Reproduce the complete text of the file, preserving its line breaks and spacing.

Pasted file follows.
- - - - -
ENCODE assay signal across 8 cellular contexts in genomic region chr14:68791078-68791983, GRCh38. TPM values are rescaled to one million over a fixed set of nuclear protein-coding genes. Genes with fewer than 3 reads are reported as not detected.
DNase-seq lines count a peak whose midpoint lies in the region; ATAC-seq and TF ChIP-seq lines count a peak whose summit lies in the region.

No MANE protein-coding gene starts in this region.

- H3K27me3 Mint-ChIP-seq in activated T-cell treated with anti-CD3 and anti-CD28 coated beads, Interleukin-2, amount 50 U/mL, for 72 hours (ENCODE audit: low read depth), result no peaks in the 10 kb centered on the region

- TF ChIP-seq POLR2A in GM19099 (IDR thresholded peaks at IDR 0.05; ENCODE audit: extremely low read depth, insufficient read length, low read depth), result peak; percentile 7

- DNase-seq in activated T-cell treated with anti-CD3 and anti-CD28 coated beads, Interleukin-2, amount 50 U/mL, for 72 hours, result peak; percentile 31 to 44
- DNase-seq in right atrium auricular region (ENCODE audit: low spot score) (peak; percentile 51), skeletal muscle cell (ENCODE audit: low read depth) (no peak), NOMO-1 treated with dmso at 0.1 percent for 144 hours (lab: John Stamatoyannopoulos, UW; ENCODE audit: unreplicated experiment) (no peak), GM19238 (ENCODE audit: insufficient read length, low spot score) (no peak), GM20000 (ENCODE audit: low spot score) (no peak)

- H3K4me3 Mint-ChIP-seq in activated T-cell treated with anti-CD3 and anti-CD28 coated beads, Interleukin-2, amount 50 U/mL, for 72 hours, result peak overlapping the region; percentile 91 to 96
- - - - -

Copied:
ENCODE assay signal across 8 cellular contexts in genomic region chr14:68791078-68791983, GRCh38. TPM values are rescaled to one million over a fixed set of nuclear protein-coding genes. Genes with fewer than 3 reads are reported as not detected.
DNase-seq lines count a peak whose midpoint lies in the region; ATAC-seq and TF ChIP-seq lines count a peak whose summit lies in the region.

No MANE protein-coding gene starts in this region.

- H3K27me3 Mint-ChIP-seq in activated T-cell treated with anti-CD3 and anti-CD28 coated beads, Interleukin-2, amount 50 U/mL, for 72 hours (ENCODE audit: low read depth), result no peaks in the 10 kb centered on the region

- TF ChIP-seq POLR2A in GM19099 (IDR thresholded peaks at IDR 0.05; ENCODE audit: extremely low read depth, insufficient read length, low read depth), result peak; percentile 7

- DNase-seq in activated T-cell treated with anti-CD3 and anti-CD28 coated beads, Interleukin-2, amount 50 U/mL, for 72 hours, result peak; percentile 31 to 44
- DNase-seq in right atrium auricular region (ENCODE audit: low spot score) (peak; percentile 51), skeletal muscle cell (ENCODE audit: low read depth) (no peak), NOMO-1 treated with dmso at 0.1 percent for 144 hours (lab: John Stamatoyannopoulos, UW; ENCODE audit: unreplicated experiment) (no peak), GM19238 (ENCODE audit: insufficient read length, low spot score) (no peak), GM20000 (ENCODE audit: low spot score) (no peak)

- H3K4me3 Mint-ChIP-seq in activated T-cell treated with anti-CD3 and anti-CD28 coated beads, Interleukin-2, amount 50 U/mL, for 72 hours, result peak overlapping the region; percentile 91 to 96